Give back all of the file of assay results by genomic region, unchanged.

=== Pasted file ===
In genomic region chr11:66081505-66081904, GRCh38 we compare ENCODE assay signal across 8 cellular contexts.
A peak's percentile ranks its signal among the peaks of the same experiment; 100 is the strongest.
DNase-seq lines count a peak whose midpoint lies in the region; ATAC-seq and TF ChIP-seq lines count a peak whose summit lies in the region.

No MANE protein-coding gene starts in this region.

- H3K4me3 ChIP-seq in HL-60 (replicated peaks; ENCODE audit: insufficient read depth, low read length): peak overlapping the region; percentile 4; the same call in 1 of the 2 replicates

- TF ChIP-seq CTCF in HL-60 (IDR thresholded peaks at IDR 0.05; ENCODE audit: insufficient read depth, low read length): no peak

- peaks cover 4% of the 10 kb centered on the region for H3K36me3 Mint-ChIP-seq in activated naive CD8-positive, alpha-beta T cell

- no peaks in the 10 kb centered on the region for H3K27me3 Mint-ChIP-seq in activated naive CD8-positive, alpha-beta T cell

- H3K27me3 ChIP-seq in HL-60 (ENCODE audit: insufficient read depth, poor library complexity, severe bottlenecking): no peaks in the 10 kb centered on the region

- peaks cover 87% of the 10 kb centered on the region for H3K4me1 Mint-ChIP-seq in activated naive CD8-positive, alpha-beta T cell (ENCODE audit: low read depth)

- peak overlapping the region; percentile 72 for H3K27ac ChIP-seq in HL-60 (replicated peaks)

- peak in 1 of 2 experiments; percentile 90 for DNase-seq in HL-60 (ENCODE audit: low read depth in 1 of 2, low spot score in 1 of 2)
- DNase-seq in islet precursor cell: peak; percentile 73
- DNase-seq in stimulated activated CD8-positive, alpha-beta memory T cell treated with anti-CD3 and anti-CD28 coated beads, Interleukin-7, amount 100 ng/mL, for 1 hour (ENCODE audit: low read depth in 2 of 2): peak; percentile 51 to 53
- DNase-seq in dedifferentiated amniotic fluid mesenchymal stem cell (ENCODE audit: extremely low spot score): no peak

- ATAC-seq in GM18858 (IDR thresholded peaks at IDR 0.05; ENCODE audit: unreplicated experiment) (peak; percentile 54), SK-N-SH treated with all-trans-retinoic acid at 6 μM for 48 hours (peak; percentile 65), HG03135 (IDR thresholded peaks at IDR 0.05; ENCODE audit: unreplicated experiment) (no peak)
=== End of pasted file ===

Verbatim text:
In genomic region chr11:66081505-66081904, GRCh38 we compare ENCODE assay signal across 8 cellular contexts.
A peak's percentile ranks its signal among the peaks of the same experiment; 100 is the strongest.
DNase-seq lines count a peak whose midpoint lies in the region; ATAC-seq and TF ChIP-seq lines count a peak whose summit lies in the region.

No MANE protein-coding gene starts in this region.

- H3K4me3 ChIP-seq in HL-60 (replicated peaks; ENCODE audit: insufficient read depth, low read length): peak overlapping the region; percentile 4; the same call in 1 of the 2 replicates

- TF ChIP-seq CTCF in HL-60 (IDR thresholded peaks at IDR 0.05; ENCODE audit: insufficient read depth, low read length): no peak

- peaks cover 4% of the 10 kb centered on the region for H3K36me3 Mint-ChIP-seq in activated naive CD8-positive, alpha-beta T cell

- no peaks in the 10 kb centered on the region for H3K27me3 Mint-ChIP-seq in activated naive CD8-positive, alpha-beta T cell

- H3K27me3 ChIP-seq in HL-60 (ENCODE audit: insufficient read depth, poor library complexity, severe bottlenecking): no peaks in the 10 kb centered on the region

- peaks cover 87% of the 10 kb centered on the region for H3K4me1 Mint-ChIP-seq in activated naive CD8-positive, alpha-beta T cell (ENCODE audit: low read depth)

- peak overlapping the region; percentile 72 for H3K27ac ChIP-seq in HL-60 (replicated peaks)

- peak in 1 of 2 experiments; percentile 90 for DNase-seq in HL-60 (ENCODE audit: low read depth in 1 of 2, low spot score in 1 of 2)
- DNase-seq in islet precursor cell: peak; percentile 73
- DNase-seq in stimulated activated CD8-positive, alpha-beta memory T cell treated with anti-CD3 and anti-CD28 coated beads, Interleukin-7, amount 100 ng/mL, for 1 hour (ENCODE audit: low read depth in 2 of 2): peak; percentile 51 to 53
- DNase-seq in dedifferentiated amniotic fluid mesenchymal stem cell (ENCODE audit: extremely low spot score): no peak

- ATAC-seq in GM18858 (IDR thresholded peaks at IDR 0.05; ENCODE audit: unreplicated experiment) (peak; percentile 54), SK-N-SH treated with all-trans-retinoic acid at 6 μM for 48 hours (peak; percentile 65), HG03135 (IDR thresholded peaks at IDR 0.05; ENCODE audit: unreplicated experiment) (no peak)